My friend threw out, “Ask 5 dollars for it.” I laughed as I thought: “Nah, I don’t want to spend more than 20 bucks, and not right now.” But then, the seller said: “I’ll give it to you for 10.” How could I say no?

Remember, kids, do not be the first person to say a number when negotiating. (Although, technically, you could argue I started the bidding at $5, but I thought it was obviously a joke. Fortunately, that was not the case!)

That night we tried hooking it up. The lights have a connector with three contacts. We tried powering it with 12 volts to the three contacts in various combinations, but nothing happened. So either: the power supply we used wasn’t working as expected, the lights did not work, or they no longer work. (wink!) More investigation is needed.

I have not yet verified whether the bullhorn is a siren or a speaker.

Knobs and Switches

Old knobs and switches
Just a few of them!

My favorite things to look for at any electronics flea market, not just Hamvention 2023, are buttons, switches, and knobs. I especially like knobs with numbers or indicators on them. It’s easy enough to 3d print a custom knob. But getting one with info on it is so much nicer.

Switches are a funny tactile thing. I like having lots of options on hand so I can feel them and think about how they’ll work in a project. Even if the size or ratings are wrong, it gives me better filters to search for what I want.

Portable 19inch Rack Kit

19-inch rack top
Top of the rack (it has wheels!)

For several months now, I have been looking for a suitable 19-inch rack for the lab. I have a handful of test gear, like a power supply, designed for 19-inch racks. Plus, these pieces of equipment are very (very) heavy. So, rack mounting them would be nice.

I thought the unit on display was for sale at $40. At first, I thought: great price, but it won’t fit in my car (with everything else.) Then I realized the seller had that one on display! He was selling them as brand-new units that required assembly.

Until that day, I had budgeted $100 for a used rack (that would fit in my car!) So, I happily paid forty bucks for this one. And so did my friend!

Tek 7704 Modules

Tektronix 7A18 and 7B53A modules
Tektronix 7A18 and 7B53A modules

The modular Tektronix 7704 is my favorite among all the oscilloscopes I own. The frame has CRT, sweep controls, and four module bays. Two of them are vertical, and two are horizontal. When I bought the unit, it came with two horizontal modules: standard and delayed. (Of which, I used for the Workbench Wednesdays episode on delayed timebases.) One vertical module is a dual-channel, and the other is a (slightly more) rare-to-find differential module.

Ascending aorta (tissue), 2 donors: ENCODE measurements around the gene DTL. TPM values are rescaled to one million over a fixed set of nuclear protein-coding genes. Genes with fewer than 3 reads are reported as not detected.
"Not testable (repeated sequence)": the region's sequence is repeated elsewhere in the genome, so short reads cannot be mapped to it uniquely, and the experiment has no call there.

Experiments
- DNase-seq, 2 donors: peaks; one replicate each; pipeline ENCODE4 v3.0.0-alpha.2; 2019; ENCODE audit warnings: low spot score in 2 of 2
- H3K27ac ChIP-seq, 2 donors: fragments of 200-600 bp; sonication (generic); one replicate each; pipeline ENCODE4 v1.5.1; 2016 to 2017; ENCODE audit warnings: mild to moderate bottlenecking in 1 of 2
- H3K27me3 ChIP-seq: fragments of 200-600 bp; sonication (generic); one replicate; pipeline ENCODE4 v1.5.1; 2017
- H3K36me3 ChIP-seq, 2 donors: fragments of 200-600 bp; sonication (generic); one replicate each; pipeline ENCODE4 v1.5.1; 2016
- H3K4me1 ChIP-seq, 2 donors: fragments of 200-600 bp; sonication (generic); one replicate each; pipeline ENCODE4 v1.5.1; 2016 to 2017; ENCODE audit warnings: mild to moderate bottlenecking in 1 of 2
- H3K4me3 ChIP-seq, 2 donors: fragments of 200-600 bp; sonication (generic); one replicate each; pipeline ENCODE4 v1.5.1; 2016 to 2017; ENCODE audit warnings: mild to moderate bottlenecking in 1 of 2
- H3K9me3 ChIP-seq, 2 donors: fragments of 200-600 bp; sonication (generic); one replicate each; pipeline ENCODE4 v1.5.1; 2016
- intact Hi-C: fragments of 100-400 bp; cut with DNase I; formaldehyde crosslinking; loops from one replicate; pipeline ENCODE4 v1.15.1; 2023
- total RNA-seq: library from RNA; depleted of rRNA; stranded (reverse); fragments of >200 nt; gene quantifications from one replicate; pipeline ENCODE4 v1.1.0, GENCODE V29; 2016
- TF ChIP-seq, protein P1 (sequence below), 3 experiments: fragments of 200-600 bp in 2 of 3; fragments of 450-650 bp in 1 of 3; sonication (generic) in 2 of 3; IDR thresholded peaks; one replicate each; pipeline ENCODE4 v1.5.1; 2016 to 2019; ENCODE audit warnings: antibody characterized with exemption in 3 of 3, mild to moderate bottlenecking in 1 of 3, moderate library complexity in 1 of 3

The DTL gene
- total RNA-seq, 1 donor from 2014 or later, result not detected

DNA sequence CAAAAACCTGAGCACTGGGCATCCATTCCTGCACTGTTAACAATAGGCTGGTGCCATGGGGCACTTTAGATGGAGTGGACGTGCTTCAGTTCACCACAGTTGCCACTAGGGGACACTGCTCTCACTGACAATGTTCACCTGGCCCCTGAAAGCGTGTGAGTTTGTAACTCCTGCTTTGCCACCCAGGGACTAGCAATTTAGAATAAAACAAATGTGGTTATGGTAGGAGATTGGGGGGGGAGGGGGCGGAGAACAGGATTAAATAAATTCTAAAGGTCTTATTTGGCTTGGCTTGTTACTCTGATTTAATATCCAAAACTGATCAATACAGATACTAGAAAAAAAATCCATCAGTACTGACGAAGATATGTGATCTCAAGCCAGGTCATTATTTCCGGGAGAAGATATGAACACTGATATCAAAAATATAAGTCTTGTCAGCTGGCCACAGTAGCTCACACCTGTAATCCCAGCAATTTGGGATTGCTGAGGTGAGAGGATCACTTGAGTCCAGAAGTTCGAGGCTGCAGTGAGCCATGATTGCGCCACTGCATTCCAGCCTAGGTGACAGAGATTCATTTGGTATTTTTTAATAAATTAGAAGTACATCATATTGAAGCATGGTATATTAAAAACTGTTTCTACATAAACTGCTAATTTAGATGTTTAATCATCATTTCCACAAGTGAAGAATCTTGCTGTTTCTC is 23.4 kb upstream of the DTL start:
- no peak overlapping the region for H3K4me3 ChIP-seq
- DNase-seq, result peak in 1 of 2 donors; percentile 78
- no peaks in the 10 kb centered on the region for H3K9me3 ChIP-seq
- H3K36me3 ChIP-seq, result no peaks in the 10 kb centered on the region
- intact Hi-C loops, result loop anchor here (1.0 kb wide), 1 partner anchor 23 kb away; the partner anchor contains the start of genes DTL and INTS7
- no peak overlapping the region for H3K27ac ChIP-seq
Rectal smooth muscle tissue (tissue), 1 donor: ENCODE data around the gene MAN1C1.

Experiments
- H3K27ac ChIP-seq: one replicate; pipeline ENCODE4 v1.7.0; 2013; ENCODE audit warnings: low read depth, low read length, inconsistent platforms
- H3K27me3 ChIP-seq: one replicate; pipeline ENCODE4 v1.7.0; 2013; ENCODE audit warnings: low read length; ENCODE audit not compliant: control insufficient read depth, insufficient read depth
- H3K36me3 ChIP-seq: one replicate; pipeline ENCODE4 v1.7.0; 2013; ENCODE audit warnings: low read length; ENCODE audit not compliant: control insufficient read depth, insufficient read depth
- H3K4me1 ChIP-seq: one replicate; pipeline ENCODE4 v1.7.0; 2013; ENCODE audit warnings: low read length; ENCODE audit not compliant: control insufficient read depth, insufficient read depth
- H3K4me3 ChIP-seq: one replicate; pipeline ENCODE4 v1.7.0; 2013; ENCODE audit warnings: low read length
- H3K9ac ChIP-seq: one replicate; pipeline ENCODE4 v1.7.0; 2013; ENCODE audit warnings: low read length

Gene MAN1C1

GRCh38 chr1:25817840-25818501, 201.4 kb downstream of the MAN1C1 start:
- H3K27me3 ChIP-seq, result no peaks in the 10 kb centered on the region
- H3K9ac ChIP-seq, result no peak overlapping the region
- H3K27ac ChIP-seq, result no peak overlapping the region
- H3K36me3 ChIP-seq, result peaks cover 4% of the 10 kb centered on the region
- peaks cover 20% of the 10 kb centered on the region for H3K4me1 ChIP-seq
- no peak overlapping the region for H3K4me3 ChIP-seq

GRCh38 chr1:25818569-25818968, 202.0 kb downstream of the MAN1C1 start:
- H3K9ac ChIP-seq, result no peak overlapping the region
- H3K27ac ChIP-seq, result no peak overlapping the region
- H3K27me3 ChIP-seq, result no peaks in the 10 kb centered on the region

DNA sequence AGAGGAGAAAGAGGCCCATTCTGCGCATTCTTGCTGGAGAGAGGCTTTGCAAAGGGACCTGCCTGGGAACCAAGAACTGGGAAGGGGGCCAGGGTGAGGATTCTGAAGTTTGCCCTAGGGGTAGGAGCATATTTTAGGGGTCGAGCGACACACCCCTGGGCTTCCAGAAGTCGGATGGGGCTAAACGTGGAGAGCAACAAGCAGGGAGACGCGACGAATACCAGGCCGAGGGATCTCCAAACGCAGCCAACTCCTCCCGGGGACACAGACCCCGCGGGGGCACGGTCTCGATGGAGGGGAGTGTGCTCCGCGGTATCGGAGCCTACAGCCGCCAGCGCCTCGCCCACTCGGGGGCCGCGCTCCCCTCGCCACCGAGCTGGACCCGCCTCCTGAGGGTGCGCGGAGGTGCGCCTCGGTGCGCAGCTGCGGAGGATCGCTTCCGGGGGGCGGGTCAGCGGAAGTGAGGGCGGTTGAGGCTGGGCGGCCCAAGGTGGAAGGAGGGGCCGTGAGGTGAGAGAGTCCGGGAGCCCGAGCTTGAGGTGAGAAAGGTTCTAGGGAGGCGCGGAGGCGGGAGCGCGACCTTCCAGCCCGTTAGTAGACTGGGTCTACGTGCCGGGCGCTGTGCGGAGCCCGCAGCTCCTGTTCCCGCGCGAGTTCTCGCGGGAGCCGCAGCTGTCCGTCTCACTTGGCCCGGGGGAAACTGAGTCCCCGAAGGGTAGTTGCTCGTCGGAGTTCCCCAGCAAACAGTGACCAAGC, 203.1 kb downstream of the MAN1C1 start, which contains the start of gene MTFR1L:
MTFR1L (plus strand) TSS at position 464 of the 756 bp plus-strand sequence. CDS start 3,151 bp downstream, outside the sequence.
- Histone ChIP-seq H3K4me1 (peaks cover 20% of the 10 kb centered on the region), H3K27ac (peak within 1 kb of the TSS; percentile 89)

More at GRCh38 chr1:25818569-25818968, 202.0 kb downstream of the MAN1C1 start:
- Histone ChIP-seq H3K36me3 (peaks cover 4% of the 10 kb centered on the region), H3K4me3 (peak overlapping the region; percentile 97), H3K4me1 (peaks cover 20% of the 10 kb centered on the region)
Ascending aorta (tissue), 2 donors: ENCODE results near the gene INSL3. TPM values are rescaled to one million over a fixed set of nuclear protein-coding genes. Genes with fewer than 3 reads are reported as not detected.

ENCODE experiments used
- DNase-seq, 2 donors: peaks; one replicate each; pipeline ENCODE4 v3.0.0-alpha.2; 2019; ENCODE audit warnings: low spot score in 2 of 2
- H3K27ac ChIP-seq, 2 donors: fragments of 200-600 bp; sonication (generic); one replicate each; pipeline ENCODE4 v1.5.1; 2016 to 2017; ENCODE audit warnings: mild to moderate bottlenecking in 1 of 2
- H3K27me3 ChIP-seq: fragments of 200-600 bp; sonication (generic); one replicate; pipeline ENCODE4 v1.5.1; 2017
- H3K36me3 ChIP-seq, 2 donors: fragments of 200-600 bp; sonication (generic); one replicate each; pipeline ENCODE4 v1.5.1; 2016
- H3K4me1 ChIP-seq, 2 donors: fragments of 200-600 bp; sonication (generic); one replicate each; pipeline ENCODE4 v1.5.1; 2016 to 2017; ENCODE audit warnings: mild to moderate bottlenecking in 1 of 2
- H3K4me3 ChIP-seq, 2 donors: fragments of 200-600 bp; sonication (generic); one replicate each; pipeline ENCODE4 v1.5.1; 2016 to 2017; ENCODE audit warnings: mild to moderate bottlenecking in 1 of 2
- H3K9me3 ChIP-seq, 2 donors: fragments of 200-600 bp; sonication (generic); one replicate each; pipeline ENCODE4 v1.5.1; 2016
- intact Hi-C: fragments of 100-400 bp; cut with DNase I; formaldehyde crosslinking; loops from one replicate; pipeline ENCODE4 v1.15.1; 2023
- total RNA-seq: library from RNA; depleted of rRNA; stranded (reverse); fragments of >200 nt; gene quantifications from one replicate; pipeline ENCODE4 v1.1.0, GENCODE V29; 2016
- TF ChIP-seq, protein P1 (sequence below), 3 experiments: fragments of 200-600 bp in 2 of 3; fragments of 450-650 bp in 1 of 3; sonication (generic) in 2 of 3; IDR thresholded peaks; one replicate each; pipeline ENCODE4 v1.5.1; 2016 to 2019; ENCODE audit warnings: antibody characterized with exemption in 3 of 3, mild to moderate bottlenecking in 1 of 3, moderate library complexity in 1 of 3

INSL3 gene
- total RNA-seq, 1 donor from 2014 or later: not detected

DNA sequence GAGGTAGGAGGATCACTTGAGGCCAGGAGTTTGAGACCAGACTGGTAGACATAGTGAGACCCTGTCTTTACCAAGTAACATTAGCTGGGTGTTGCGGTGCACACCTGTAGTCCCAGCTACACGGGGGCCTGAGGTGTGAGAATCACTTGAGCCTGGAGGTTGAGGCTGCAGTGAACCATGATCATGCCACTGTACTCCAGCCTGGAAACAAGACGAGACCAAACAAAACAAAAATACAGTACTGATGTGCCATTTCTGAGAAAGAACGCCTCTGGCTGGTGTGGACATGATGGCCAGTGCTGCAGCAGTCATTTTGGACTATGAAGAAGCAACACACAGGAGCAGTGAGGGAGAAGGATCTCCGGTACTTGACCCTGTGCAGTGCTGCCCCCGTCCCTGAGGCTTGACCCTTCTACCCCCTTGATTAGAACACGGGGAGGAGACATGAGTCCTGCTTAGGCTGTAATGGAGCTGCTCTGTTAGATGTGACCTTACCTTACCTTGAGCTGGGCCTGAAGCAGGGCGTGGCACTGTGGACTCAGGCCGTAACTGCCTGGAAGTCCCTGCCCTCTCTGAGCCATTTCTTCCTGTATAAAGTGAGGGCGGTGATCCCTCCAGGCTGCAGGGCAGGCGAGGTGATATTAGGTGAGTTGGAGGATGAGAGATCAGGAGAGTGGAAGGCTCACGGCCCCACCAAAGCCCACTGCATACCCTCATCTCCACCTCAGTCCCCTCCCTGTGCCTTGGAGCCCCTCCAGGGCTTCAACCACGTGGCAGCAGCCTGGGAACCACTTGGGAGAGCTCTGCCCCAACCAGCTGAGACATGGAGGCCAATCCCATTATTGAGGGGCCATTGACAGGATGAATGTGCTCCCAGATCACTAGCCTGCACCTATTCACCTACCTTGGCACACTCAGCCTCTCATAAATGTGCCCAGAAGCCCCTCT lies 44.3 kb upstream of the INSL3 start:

When I saw a table at Hamvention 2023 with the two modules, I knew I had to have them! The timebase module seems to be very similar, if not the same, to the one I already own. However, the vertical module is another dual-channel amplifier. Now I can get four channels at once on screen!

Vertical DC Voltage Gauges

Vintage DC Voltage Gauges

When I came across these gauges, the seller was asking three bucks for each! They had six in total, but only these two were in good shape. Either they were missing the connector on the back, or the lenses were cracked.

But I was happy to pick up two of them. I have no idea what they will end up in. They’re just so cool to look at!

I get an Apollo-era readout vibe from them.

TBD Projects from Hamvention 2023

Just about everything I bought has an intended project. I will start with testing the VTVM when the appropriate cables arrive. Then I’ll work on cleaning the Antenna Tuner. Last, or along the way, I am retrofitting the lights and siren to work with LEDs and Bluetooth.

Stay tuned.


Fan of making things beep, blink and fly. Created AddOhms. Stream on Twitch. Video Host on element14 Presents and writing for Hackster.IO. Call sign KN6FGY.